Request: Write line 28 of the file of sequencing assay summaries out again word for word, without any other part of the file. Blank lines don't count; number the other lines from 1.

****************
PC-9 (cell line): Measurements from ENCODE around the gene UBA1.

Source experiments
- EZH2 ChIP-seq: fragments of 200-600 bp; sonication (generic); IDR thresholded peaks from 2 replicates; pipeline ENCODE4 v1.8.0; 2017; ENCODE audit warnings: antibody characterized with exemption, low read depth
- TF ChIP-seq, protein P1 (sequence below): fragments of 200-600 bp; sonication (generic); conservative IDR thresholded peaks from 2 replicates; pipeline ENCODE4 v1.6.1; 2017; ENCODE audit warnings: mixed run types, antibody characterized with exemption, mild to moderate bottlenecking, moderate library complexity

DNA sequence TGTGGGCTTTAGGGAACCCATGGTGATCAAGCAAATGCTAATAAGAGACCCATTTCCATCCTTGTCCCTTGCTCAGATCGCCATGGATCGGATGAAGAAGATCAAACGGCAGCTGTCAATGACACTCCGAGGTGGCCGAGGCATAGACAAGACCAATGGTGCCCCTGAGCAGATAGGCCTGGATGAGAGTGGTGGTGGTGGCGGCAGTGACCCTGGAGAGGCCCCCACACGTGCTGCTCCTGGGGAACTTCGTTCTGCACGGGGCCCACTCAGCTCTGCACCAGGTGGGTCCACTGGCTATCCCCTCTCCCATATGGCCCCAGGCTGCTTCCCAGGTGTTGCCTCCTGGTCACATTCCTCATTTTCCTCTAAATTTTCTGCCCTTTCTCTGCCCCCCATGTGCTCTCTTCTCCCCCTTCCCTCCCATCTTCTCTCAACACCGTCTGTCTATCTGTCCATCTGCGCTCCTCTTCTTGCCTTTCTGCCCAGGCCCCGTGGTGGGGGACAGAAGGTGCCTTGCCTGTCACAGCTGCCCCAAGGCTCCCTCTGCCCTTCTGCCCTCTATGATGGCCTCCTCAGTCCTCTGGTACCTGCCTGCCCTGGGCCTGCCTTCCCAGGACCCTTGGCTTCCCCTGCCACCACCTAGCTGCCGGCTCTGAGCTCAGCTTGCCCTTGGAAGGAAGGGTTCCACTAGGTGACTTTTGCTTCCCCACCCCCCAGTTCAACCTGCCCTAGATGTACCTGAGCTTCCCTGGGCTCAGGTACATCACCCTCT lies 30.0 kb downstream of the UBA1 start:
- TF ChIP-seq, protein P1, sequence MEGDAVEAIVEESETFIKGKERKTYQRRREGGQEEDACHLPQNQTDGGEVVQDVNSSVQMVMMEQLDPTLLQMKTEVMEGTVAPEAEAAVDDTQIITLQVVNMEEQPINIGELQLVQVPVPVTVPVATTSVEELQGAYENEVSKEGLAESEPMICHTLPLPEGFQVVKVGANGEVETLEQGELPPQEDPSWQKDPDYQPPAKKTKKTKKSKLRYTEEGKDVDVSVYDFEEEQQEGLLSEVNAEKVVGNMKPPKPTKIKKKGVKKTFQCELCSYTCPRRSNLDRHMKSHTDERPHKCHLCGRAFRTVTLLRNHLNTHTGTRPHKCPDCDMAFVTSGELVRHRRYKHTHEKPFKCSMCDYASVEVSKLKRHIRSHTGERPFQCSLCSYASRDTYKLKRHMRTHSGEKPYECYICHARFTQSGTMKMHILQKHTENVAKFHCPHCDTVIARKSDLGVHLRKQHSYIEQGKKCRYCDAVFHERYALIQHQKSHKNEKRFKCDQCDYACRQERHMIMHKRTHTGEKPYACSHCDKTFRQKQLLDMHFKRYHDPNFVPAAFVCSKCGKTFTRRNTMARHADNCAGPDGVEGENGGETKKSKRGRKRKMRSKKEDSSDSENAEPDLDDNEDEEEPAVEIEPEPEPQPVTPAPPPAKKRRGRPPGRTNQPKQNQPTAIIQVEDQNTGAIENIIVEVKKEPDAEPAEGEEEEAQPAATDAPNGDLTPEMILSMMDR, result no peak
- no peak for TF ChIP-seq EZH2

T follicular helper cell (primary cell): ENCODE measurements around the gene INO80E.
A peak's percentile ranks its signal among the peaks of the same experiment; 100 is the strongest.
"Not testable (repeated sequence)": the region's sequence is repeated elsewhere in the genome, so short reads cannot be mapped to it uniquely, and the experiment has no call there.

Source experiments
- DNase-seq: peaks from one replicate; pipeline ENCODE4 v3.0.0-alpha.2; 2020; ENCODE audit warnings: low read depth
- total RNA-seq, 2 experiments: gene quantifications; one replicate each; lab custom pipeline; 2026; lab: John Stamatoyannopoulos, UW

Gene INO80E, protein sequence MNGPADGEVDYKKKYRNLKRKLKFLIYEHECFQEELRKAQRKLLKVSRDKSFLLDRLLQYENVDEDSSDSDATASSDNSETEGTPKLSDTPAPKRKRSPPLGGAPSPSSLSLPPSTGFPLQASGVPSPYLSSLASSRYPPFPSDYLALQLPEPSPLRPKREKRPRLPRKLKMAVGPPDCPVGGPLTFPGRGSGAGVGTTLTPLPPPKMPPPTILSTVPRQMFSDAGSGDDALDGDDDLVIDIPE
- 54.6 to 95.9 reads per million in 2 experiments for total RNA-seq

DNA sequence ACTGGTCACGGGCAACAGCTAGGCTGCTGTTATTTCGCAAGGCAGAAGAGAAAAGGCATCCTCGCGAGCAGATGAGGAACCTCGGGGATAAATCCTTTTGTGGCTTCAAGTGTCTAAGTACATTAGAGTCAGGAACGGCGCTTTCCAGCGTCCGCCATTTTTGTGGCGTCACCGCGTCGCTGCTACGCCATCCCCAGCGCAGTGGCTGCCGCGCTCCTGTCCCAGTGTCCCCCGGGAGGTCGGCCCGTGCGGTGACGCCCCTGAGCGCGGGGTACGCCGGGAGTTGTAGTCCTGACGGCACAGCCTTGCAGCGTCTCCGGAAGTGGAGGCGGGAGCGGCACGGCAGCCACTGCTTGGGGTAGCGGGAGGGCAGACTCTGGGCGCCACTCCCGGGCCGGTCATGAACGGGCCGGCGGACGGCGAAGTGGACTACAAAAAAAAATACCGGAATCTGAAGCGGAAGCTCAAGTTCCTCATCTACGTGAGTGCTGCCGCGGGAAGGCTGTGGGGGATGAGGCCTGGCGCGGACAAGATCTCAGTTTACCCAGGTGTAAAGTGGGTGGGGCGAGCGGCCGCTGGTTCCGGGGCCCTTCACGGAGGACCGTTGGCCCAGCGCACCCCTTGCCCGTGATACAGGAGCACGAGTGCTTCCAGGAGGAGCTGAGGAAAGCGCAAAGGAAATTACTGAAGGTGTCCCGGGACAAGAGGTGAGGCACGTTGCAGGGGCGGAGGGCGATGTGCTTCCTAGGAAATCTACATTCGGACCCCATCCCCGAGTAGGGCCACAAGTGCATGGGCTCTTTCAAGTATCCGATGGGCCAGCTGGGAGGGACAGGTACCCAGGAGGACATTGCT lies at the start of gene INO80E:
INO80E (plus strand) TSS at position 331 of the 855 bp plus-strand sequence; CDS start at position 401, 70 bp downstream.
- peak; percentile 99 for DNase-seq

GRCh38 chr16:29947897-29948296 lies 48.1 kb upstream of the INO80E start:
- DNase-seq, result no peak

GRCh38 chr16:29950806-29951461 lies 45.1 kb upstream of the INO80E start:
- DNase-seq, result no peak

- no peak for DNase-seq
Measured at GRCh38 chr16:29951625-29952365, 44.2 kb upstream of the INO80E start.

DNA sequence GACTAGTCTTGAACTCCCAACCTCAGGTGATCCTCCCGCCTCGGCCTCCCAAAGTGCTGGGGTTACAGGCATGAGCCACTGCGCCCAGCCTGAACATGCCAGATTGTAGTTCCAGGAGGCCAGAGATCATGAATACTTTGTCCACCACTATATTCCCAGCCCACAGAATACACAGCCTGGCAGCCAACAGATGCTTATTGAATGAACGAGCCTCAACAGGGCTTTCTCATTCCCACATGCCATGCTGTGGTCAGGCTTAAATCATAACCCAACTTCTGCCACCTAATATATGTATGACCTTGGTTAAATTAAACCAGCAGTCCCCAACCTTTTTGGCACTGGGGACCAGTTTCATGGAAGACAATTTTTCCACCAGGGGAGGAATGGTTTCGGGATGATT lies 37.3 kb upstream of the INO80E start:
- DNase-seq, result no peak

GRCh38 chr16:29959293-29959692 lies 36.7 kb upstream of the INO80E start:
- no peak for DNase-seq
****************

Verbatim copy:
- no peak for DNase-seq